Joe Banister traded his agent’s badge for a crusader’s mantle. His critics call him a danger to taxpayers.
As seminar crowds go, the one at the hotel in Irvine was eclectic. Longhaired men in suits and women in flowing dresses jostled with elderly people in wheelchairs and walkers as they sampled organic foods and anti-tax paraphernalia.
But they were united as they scrambled for their seats when a slim, dark-haired accountant named Joe Banister got up to speak at the Health and Freedom Rally.
Banister is their kind of hero. “I’m a big fan of his,” said Robert Schulz, chairman of We the People, a Washington-based anti-tax group that helped organize the seminar.
For five years, Banister had been an IRS special agent, with a gun and a badge, sworn to uphold the tax laws of the United States. Then, in the mid-1990s, he began to have doubts about his calling.
He became convinced that the tax laws were unconstitutional. The 16th Amendment, which established the income tax, was improperly ratified by the states, he came to believe. And because the Internal Revenue Service doesn’t collect taxes in person, a legal principle called “voluntary compliance” should, he decided, make tax payments optional.
“There are laws that have been passed by Congress that do require some classes of people and/or entities to pay the federal income tax,” Banister said in an interview. “But that group of people is not as big or large a group as the American people have been led to believe.”
Banister’s theories have been discredited. The Supreme Court rejected the argument about faulty ratification in 1916, and other claims that the income tax is illegal have gone nowhere.
But schemes to dodge income taxes are proliferating on the Internet and at anti-tax seminars like the one at the Atrium Hotel in Irvine last month. And after a lapse in enforcement, the IRS is starting to crack down on tax violators like Banister and Irwin Schiff, author of “The Great Income Tax Hoax: Why You Can Immediately Stop Paying This Illegally Enforced Tax,” according to lawyers and others who track the agency.
“Schiff and Banister have been proselytizing their anti-tax philosophy for so many years that it has reached a boiling point,” said Elliott Kajan, a partner at Beverly Hills tax law firm Kajan Mather & Barish. “It is the government’s expectation that if the charges against them are proven, it will have a profound effect in communicating to others that the IRS now means business.”
IRS officials won’t say they have ever been soft on people who won’t pay taxes. But they do acknowledge that enforcement took a hit from budget cuts in the late 1990s that forced deep reductions in staffing. Recent gains in staff productivity, partly because of Americans’ increased use of the Internet for filing tax returns, have allowed the agency to free up additional resources for enforcement, IRS Commissioner Mark W. Everson said in recent testimony to Congress.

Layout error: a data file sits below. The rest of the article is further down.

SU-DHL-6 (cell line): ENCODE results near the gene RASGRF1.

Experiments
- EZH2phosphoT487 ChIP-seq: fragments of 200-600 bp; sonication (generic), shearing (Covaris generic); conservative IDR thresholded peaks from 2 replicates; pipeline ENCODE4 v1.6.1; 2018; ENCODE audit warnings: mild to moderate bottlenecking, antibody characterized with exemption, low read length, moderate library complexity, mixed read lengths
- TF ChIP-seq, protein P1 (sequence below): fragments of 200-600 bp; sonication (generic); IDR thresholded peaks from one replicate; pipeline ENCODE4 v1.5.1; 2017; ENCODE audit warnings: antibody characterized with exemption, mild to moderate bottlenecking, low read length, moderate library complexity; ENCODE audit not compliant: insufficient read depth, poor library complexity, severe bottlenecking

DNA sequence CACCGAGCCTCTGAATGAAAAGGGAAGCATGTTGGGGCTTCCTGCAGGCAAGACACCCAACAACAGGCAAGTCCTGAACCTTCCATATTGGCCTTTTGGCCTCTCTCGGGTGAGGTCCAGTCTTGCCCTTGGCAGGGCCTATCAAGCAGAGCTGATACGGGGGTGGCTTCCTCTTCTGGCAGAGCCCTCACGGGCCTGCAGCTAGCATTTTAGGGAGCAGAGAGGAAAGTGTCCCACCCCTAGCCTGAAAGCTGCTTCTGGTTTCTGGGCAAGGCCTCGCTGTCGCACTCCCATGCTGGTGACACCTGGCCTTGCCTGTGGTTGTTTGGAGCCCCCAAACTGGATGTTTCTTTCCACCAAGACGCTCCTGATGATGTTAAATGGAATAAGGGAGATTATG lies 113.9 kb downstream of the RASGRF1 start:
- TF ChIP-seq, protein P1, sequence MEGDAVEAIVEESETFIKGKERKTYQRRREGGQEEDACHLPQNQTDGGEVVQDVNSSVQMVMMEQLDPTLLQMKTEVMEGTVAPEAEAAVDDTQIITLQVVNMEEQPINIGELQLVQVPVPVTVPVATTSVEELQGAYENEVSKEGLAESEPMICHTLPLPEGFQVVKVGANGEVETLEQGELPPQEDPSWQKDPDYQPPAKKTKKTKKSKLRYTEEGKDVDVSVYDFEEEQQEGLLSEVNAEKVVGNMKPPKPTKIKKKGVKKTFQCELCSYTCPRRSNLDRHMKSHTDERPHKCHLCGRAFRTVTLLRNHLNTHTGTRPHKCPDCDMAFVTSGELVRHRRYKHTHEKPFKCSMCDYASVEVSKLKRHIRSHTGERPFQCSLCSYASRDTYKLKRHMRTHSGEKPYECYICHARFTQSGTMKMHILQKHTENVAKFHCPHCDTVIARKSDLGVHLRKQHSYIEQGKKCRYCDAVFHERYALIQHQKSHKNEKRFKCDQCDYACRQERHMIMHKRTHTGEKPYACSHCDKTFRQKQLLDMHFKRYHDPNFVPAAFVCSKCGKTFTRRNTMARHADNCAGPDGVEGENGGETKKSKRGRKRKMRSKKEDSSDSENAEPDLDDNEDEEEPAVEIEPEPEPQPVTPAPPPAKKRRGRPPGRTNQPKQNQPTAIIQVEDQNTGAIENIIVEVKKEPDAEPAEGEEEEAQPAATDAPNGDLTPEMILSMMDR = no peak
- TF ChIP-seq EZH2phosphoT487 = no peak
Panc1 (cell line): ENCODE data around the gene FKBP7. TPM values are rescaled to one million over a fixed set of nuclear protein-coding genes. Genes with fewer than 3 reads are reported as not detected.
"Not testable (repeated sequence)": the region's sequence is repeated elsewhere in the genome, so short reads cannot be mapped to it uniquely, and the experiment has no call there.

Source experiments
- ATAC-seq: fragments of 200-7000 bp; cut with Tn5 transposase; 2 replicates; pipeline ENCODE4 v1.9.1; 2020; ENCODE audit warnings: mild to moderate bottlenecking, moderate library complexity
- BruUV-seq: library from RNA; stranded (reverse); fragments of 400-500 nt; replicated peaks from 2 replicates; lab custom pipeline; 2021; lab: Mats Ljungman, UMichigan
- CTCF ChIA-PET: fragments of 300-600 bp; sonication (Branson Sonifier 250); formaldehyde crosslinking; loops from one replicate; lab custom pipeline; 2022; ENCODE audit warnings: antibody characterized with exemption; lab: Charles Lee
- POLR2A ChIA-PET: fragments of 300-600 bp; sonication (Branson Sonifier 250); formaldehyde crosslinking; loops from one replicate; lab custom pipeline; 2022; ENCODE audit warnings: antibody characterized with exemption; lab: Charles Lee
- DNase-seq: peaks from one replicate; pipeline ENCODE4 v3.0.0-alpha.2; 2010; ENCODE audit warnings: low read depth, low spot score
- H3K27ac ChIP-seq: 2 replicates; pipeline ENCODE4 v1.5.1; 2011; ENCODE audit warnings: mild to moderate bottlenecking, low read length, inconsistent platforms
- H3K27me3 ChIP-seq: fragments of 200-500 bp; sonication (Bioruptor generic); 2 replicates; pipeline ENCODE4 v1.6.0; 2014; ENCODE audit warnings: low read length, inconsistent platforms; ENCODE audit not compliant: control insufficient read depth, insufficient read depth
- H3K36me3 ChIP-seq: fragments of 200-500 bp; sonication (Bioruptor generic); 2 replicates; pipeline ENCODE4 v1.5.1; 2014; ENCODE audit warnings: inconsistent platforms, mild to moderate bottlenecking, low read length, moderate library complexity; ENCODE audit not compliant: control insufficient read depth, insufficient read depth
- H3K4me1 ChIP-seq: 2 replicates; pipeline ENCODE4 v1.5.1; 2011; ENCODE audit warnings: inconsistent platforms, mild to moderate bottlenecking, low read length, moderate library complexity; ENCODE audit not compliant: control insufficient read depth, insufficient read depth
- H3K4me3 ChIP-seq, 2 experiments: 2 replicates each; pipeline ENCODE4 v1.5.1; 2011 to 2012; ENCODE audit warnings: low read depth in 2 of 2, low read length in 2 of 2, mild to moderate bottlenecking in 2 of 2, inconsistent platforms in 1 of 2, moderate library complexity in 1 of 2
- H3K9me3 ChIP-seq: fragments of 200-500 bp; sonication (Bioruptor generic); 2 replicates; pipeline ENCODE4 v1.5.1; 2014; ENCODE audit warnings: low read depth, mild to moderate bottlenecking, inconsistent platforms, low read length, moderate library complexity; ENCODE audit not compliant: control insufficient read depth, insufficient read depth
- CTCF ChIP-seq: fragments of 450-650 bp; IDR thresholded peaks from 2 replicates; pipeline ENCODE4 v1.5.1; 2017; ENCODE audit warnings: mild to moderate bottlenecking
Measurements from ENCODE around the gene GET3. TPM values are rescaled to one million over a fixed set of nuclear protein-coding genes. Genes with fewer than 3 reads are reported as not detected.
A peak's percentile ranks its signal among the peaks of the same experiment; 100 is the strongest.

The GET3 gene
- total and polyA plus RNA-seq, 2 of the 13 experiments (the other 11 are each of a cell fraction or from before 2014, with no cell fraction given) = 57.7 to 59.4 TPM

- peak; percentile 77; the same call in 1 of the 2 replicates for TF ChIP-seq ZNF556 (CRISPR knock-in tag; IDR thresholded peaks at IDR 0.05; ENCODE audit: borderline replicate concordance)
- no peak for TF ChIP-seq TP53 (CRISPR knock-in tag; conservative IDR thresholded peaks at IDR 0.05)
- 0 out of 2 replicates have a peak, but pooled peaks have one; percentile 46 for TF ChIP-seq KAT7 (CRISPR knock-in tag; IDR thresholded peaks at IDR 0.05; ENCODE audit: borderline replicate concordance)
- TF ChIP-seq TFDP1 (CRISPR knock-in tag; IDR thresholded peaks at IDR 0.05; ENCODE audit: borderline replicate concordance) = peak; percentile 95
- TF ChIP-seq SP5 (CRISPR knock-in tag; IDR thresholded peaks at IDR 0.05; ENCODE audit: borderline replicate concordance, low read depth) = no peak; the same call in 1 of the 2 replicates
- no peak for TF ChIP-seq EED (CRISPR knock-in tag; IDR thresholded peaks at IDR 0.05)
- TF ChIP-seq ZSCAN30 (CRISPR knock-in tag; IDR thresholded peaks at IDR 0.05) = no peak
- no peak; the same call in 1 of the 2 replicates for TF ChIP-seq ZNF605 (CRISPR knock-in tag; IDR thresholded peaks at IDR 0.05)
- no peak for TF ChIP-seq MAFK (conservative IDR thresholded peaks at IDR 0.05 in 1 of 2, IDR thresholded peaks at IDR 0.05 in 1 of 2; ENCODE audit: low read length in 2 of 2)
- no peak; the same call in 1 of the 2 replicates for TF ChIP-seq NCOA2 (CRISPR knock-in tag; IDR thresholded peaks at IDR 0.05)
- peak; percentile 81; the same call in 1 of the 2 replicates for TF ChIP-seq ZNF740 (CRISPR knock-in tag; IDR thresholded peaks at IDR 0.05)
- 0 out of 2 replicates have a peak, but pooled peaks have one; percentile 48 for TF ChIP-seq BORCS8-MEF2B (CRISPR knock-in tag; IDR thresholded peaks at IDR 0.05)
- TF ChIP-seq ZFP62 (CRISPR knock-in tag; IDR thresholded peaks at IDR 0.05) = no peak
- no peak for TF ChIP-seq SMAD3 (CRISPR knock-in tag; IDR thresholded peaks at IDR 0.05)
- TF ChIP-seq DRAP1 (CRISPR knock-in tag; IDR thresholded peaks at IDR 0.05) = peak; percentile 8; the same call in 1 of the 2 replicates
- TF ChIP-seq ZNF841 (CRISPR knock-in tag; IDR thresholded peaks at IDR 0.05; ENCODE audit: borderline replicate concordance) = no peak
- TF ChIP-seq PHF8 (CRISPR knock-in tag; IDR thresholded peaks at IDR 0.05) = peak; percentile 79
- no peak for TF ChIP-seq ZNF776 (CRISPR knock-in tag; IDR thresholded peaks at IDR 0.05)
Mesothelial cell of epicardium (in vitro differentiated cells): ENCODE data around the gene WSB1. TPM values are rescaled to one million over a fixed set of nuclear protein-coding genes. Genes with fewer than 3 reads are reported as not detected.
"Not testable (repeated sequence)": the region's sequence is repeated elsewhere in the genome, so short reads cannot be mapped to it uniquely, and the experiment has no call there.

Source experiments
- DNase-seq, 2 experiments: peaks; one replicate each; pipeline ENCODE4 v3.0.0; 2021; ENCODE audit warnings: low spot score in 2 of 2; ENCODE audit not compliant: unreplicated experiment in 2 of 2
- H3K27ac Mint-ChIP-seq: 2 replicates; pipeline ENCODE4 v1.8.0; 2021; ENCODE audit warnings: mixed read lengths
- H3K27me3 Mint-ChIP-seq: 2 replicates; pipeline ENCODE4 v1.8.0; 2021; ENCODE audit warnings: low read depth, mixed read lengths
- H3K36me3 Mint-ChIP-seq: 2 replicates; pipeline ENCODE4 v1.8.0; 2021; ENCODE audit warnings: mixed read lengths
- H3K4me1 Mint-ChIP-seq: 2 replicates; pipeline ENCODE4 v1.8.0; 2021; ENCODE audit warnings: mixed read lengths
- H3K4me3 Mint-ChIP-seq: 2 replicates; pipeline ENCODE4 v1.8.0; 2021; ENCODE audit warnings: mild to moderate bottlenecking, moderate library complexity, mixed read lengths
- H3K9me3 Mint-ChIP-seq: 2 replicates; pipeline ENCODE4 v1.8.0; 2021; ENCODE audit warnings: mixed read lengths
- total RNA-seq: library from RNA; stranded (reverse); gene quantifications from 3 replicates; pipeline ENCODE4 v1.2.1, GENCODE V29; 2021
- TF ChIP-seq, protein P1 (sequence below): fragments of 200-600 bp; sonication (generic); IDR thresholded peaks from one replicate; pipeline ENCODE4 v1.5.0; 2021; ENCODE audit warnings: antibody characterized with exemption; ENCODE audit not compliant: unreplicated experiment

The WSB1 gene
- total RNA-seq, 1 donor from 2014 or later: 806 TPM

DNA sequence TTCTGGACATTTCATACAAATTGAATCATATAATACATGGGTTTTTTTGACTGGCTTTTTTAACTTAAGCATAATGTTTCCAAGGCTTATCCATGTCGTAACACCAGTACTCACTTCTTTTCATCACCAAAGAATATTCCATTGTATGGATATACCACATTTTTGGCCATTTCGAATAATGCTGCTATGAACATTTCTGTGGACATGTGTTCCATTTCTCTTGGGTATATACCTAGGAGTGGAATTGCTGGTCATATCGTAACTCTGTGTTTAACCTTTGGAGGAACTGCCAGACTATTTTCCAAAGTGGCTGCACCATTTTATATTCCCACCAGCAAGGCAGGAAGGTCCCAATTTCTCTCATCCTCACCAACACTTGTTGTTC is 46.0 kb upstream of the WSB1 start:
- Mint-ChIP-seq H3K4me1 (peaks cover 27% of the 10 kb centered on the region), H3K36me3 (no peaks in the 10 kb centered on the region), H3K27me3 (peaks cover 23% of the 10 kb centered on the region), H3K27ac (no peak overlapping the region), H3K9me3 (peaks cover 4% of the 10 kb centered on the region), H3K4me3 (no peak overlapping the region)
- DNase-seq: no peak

Criminal tax prosecutions in 2003 reached 1,353, a 32% increase from the year before.
Although the number of cases referred to the Justice Department for prosecution may still seem paltry, Dale Hart, an IRS deputy commissioner, pointed out that criminal prosecutions are a last resort. Most cases are either settled in civil court or resolved when the IRS sends tax violators a letter demanding that they pay up, said Hart, the IRS official in charge of individual taxpayer compliance.
“We take these people very seriously,” she said, referring to anti-tax authors, lecturers and others. “We prosecute them; we get civil injunctions against them; we spend time searching the Internet trying to figure out who they are and stop them from selling this kind of stuff.”
At the same time, Hart and others say, the IRS continues to concentrate its enforcement efforts on big-time tax cheats. After all, people who buy how-to books and videos to duck Uncle Sam tend to have smaller tax liabilities than those who hide money in offshore accounts or squirrel it away in complex tax shelters.
Armed With Credentials
Just how many people refuse to pay taxes as a kind of tax protest is unclear. Hart said the number was probably in the thousands. Schulz of We the People Foundation contends that there are tens of thousands — and perhaps hundreds of thousands — of Americans who thumb their noses at the IRS and refuse to file tax returns.
To this group, Banister is an icon, in large part because of his former career as an IRS agent.
“This person has credentials,” Kajan said. “That makes him a little more dangerous to the government than a person off the street.”
Banister, a graduate of San Jose State, joined the IRS in 1993 after spending several years in private practice as an accountant. His job as a special agent in San Jose was to chase down the most serious tax violators. This group includes drug traffickers and other criminals, which is why Banister packed a gun.
He said his conversion came after about five years on the job, while he listened to anti-tax activist Devvy Kidd on a talk radio program.
“At the time, I thought those ideas were kooky, outrageous,” said Banister, 41. “If I had heard her say those things in a store or a street corner, I would have dismissed it and kept going.”